• Games: Half-Life 2: Episode One

    So... past Saturday (June 2nd), I ran to the closest store and bought Half-Life 2: Episode One, the continuation to Half-Life 2. As you may already know from my Half-Life 2 "review", I am a big fan of this title so I was dying to play EP1. (I know, I know... I still have a lot of work to do — e.g. SoC — but I had to relax a bit.)A lot has been said about this game already, but I wanted to give my own opinion. And what a better place than this. Overall, the game deserves a good score. If you liked HL2, you will certainly enjoy this one because it is more of the same old and well-known things. At first, it feels a bit slow because there are lots of dialogues, not to mention that you go unarmed (except for the gravity gun). This is because the game starts exactly where HL2 ended. Afterward, you get your weapons again and it becomes as active as you'd expect.If you are wondering why I am posting this now, it is I just finished the game today. If I have to say something negative about it is that EP1 feels too short. Its play time is estimated to be around five hours; I surely spent some more, but it still ended too quickly. HL2 was a bit more than twice the price, but it was much, much longer. If EP2 and EP3 are as "short" as this one, they'd benefit from a cheaper price.And until EP2 comes out (will be a long wait...), I will go through EP1 again with the developers' comments enabled to see what I missed :-) Pity my machine is not powerful enough to enable HDR and other quality effects in Source. [Continue reading]

  • Functional programming and Haskell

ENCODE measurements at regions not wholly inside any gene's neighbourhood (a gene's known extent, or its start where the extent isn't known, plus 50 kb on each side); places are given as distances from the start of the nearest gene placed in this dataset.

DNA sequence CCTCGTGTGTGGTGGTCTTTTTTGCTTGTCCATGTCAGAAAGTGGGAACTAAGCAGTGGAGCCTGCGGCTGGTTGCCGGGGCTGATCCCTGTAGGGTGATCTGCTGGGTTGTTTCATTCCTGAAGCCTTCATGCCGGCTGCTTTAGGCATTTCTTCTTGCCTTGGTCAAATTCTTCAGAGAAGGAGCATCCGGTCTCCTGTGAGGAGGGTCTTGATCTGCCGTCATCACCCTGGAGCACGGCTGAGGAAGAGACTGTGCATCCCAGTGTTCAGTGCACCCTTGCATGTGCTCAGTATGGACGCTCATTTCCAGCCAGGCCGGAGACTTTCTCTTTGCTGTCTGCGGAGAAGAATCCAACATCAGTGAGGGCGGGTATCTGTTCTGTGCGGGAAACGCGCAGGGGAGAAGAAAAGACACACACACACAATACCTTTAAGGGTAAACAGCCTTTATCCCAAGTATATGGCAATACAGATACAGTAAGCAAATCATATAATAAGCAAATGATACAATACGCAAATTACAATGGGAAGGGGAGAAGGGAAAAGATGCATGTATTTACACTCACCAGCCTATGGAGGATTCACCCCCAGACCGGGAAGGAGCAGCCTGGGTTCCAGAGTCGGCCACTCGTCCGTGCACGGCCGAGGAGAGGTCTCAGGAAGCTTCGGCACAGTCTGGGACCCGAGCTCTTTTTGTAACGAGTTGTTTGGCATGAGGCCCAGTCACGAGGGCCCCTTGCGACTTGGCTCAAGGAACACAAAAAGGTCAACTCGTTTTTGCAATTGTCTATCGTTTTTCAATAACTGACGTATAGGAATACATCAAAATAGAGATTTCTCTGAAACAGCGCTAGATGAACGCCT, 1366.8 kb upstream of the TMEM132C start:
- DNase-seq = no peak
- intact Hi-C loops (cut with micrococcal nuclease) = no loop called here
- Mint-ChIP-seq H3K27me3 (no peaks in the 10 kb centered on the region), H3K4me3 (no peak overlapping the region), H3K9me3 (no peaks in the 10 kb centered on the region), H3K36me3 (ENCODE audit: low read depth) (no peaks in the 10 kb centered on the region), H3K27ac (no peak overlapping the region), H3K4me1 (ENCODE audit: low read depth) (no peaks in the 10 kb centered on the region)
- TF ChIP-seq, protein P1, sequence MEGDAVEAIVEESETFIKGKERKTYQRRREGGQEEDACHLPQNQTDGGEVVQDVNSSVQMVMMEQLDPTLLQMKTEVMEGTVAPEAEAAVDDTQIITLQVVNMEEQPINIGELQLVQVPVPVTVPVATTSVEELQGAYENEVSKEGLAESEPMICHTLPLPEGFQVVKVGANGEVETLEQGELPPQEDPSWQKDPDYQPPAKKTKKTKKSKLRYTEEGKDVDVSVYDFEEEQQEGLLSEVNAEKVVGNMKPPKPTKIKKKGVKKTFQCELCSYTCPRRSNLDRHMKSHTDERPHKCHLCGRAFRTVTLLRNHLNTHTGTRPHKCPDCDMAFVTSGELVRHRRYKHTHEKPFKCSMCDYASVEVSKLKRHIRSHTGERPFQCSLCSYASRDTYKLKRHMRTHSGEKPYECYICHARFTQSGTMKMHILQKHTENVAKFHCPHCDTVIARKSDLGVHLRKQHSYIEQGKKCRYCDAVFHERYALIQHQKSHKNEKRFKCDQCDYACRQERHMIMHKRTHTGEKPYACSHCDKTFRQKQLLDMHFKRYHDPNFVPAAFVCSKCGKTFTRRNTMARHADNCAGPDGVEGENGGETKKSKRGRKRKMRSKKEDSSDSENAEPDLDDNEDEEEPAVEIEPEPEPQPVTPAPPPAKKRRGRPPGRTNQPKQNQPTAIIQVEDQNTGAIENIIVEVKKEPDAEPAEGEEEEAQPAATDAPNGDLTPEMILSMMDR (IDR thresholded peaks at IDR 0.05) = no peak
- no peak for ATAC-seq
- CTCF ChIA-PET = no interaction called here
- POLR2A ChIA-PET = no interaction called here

This semester, I was assigned a task that was meant to practice the knowledge gathered about the functional programming paradigm during a CS course. The task was to develop an abstract data type for a processes network and a way to automatically convert it to Miranda executable code.A processes network is an idea based on the data flow paradigm: a network is a set of processes that cooperate together to reach a result. A process is an entity that produces a single output based on a set of inputs, which can be other processes or parameters fed in by the user (think of a shell pipeline). The process itself is modeled by a function, either defined in another network or provided by the language natively. A program is then composed of a set of these networks. Functional languages are ideal to implement a program modeled using this paradigm.Our program could be written either in Miranda (the language taught in class) or Haskell. My partner and I decided to go for the latter because it is a live language (Miranda seems dead), it is free and there is much more information for it than for the former. The drawback was that we were on our own learning it and it was really tough to get started, but it has been a very rewarding experience.But why is functional programming so interesting? It is a paradigm where the sole basis of execution is the evaluation of expressions. These expressions are composed of functions (either native ones or defined by the user), so the programmer's task is to write new functions and compose them to achieve the correct data transformation. There is no notion of memory nor variables as in imperative languages. And in Haskell's case, everything just feels correct; if something is not well understood or does not fit the paradigm, it is not included in the language.Here are some of the key items to functional programming; some of them may be Haskell-specific:Functions have no side effects: there are no global variables.There are no loops: algorithms have to be thought in recursive terms. Although this may seem difficult at first, it is not so much thanks to the built-in functions.Everything has a mathematical background, which makes formal proofing easier than with imperative languages. For example, one can define an abstract data type based exclusively on its formal construction equations: in the stack's case, it'd be defined by means of an empty constructor and a "push" one.High-order functions: ever thought to pass a function as a parameter to another one? C++ has some kind of support for this through predicates, but in a functional language this idea is the key to success: it is used extensively and is much more powerful.Lazy evaluation: a neat idea. It makes the treatment of infinite or undefined objects possible. This concept is not generic to the paradigm but is commonly associated with it.Strong typed: Haskell is very strong typed but it does not require you to manually specify types (although you can); isn't it strange? The compiler/interpreter comes with a powerful type deduction system that does the work for you and ensures everything makes sense, type-wise speaking.So far I like the language and the paradigm very much, and I have only grasped their surface. There are tons of things I still do not know how to do, not to mention that it is quite hard to avoid imperative programming thinking. I'm thinking to use Haskell to write at least one of my personal projects to really experience its power.If you have some spare time and are willing to learn something new, give functional programming languages — hmm, Haskell — a try. Just get the Hugs interpreter, the Haskell tutorial and get started! I bet you'll like it ;-) [Continue reading]